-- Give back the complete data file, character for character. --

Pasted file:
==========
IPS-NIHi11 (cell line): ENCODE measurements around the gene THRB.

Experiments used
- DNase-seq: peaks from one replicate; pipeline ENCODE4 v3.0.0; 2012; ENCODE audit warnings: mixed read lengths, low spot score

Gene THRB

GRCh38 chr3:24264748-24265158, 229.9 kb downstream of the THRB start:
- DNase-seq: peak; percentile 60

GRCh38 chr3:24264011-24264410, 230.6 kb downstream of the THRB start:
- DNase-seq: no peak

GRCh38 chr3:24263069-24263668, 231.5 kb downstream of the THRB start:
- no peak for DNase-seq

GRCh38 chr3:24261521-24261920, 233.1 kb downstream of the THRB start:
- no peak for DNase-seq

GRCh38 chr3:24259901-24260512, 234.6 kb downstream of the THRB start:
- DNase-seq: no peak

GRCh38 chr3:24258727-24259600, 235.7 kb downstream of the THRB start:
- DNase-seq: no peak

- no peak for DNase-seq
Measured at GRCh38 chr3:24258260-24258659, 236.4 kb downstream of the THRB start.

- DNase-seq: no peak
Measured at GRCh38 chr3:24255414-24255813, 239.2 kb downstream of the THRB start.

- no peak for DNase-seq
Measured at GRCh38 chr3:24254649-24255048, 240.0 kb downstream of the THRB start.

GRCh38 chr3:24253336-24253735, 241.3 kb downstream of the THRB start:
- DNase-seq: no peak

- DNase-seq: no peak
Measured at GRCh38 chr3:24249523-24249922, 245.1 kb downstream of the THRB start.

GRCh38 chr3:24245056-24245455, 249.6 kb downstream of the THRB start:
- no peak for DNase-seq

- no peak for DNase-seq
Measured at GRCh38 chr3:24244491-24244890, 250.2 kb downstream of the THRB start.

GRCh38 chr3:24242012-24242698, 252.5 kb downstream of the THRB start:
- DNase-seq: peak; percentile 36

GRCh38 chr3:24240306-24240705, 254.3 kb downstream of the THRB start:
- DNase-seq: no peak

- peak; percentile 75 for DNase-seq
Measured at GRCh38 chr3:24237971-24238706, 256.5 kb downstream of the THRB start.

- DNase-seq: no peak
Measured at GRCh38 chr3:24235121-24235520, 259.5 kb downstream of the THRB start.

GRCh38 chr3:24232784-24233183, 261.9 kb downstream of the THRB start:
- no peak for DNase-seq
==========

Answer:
IPS-NIHi11 (cell line): ENCODE measurements around the gene THRB.

Experiments used
- DNase-seq: peaks from one replicate; pipeline ENCODE4 v3.0.0; 2012; ENCODE audit warnings: mixed read lengths, low spot score

Gene THRB

GRCh38 chr3:24264748-24265158, 229.9 kb downstream of the THRB start:
- DNase-seq: peak; percentile 60

GRCh38 chr3:24264011-24264410, 230.6 kb downstream of the THRB start:
- DNase-seq: no peak

GRCh38 chr3:24263069-24263668, 231.5 kb downstream of the THRB start:
- no peak for DNase-seq

GRCh38 chr3:24261521-24261920, 233.1 kb downstream of the THRB start:
- no peak for DNase-seq

GRCh38 chr3:24259901-24260512, 234.6 kb downstream of the THRB start:
- DNase-seq: no peak

GRCh38 chr3:24258727-24259600, 235.7 kb downstream of the THRB start:
- DNase-seq: no peak

- no peak for DNase-seq
Measured at GRCh38 chr3:24258260-24258659, 236.4 kb downstream of the THRB start.

- DNase-seq: no peak
Measured at GRCh38 chr3:24255414-24255813, 239.2 kb downstream of the THRB start.

- no peak for DNase-seq
Measured at GRCh38 chr3:24254649-24255048, 240.0 kb downstream of the THRB start.

GRCh38 chr3:24253336-24253735, 241.3 kb downstream of the THRB start:
- DNase-seq: no peak

- DNase-seq: no peak
Measured at GRCh38 chr3:24249523-24249922, 245.1 kb downstream of the THRB start.

GRCh38 chr3:24245056-24245455, 249.6 kb downstream of the THRB start:
- no peak for DNase-seq

- no peak for DNase-seq
Measured at GRCh38 chr3:24244491-24244890, 250.2 kb downstream of the THRB start.

GRCh38 chr3:24242012-24242698, 252.5 kb downstream of the THRB start:
- DNase-seq: peak; percentile 36

GRCh38 chr3:24240306-24240705, 254.3 kb downstream of the THRB start:
- DNase-seq: no peak

- peak; percentile 75 for DNase-seq
Measured at GRCh38 chr3:24237971-24238706, 256.5 kb downstream of the THRB start.

- DNase-seq: no peak
Measured at GRCh38 chr3:24235121-24235520, 259.5 kb downstream of the THRB start.

GRCh38 chr3:24232784-24233183, 261.9 kb downstream of the THRB start:
- no peak for DNase-seq